Internal Review of Iowa Senate Sexual Harassment Complaints Will Be Released
The top Republican in the Iowa Senate today announced new steps to address workplace culture.
It’s the latest development following a $1.75 million sexual harassment settlement for former Senate staffer Kirsten Anderson, who described overt sexual comments in the GOP caucus.
"That's a step in the right direction." -Gov. Reynolds
In a news release, Majority Leader Bill Dix announced former Ambassador and former Republican Senate President Mary Kramer has agreed to serve as a volunteer advisor to the Iowa Senate to improve the workplace culture.
Kramer once led the human resources department for the state’s largest insurance company.
“It was with much dismay I have watched the current situation unfold and have concluded there is serious need for culture reform in the Iowa Senate,” Kramer wrote in the release.
At the same time, Dix reversed course on two other facets of the sexual harassment issue.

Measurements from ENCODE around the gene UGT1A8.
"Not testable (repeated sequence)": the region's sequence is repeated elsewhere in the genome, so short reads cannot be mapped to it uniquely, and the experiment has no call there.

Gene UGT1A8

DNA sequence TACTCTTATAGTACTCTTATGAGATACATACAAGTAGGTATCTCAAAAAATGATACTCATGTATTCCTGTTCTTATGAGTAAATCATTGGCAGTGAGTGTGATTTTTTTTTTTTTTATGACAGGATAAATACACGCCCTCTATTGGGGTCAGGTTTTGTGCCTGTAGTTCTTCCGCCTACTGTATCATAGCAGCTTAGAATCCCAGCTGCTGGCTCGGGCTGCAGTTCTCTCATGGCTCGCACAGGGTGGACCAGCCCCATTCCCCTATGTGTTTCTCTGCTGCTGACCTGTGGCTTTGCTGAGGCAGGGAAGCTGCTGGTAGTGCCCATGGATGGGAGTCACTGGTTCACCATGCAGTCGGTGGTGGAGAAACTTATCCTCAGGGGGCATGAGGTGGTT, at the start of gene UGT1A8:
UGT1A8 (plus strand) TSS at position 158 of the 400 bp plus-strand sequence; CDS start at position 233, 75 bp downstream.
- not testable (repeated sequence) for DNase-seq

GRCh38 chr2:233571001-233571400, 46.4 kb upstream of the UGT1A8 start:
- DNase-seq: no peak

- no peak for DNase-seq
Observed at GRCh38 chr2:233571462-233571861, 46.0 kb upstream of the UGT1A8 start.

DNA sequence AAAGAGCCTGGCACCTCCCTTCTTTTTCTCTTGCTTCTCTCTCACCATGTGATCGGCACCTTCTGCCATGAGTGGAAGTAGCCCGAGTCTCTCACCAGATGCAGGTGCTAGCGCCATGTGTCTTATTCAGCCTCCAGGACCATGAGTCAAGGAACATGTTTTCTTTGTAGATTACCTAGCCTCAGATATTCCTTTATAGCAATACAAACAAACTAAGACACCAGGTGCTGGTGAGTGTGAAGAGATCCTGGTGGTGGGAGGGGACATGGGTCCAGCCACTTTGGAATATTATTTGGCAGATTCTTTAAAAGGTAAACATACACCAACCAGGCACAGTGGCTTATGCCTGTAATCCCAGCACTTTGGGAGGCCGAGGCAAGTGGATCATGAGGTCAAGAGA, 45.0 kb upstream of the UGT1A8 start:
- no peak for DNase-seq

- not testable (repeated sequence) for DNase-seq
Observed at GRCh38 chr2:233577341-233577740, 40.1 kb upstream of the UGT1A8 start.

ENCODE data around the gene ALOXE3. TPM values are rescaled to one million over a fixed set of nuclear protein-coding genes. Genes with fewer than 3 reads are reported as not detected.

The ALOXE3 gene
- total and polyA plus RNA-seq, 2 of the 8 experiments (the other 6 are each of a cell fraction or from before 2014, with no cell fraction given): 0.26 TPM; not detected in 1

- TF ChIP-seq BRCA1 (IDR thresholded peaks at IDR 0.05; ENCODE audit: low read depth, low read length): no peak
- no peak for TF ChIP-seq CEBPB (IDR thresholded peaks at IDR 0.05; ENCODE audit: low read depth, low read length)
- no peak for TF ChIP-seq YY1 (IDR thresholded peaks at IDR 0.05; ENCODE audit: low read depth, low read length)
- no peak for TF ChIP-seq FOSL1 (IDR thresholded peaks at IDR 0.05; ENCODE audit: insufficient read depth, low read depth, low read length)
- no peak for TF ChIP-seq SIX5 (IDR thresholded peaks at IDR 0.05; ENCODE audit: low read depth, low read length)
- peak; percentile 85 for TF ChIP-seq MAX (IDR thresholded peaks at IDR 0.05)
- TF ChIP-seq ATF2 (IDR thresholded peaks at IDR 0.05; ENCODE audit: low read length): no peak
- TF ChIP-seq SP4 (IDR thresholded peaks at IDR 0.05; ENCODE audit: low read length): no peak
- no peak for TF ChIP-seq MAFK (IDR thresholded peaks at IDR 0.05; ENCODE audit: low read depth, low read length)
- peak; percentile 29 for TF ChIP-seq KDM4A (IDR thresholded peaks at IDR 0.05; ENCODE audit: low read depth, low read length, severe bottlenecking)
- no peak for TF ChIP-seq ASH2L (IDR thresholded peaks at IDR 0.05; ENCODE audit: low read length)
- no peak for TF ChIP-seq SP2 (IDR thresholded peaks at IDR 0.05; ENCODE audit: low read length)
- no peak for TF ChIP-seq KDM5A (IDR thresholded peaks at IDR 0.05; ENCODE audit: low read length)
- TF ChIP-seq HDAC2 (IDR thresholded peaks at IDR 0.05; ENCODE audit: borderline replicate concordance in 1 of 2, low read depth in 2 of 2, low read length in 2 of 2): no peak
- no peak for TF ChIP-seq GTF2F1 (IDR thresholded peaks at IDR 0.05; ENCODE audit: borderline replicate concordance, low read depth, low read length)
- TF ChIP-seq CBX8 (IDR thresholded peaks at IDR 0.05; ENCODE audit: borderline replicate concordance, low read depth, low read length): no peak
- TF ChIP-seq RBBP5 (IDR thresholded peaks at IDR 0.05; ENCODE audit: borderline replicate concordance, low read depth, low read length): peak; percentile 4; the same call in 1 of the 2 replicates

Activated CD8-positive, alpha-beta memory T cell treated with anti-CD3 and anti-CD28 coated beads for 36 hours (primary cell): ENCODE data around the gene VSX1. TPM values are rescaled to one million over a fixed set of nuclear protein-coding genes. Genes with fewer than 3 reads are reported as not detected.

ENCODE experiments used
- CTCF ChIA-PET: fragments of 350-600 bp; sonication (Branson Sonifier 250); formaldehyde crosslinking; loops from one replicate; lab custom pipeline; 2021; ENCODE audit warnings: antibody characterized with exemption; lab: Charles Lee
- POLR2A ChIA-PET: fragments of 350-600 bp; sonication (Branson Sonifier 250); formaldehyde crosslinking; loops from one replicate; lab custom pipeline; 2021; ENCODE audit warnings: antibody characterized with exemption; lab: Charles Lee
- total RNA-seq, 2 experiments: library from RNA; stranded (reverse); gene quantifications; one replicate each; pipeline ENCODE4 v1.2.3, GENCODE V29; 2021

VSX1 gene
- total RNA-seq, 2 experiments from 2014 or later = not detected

Last week, he backed off a plan to hire a human resources professional and was harshly criticized for refusing to release details of an internal investigation of workplace complaints.
Now both of those positions are being reversed.
"This is another partisan response." -Sen. Min. Leader Janet Petersen
Dix says he will immediately “reengage in joint efforts with the House of Representatives to identify and procure human resources assistance for the Iowa General Assembly.”
Further, he will release the internal review document by the end of the week.
The top Senate Democrat was quick to criticize.
“Senator Dix, Senator Whitver and other Senate Republicans still have not apologized to Kirsten Anderson for the sexual harassment she experienced and they refuse to acknowledge that she was fired for being a whistleblower,” wrote Senate Minority Leader Janet Peterson (D-Des Moines). “This is another partisan response to the serious problem of sexual harassment in the Iowa Capitol.”
Governor Reynolds praised Senator Dix for his decision to release details of the internal investigation.
"That's a step in the right direction," Reynolds said.
Kramer expressed confidence in Dix’s resolve.
“I have accepted Sen. Dix’s invitation to serve as an adviser because, as a result of my conversations with him, I am convinced he is sincerely committed to ensuring that employees of the Iowa Senate work in a safe and healthy environment,” Kramer said.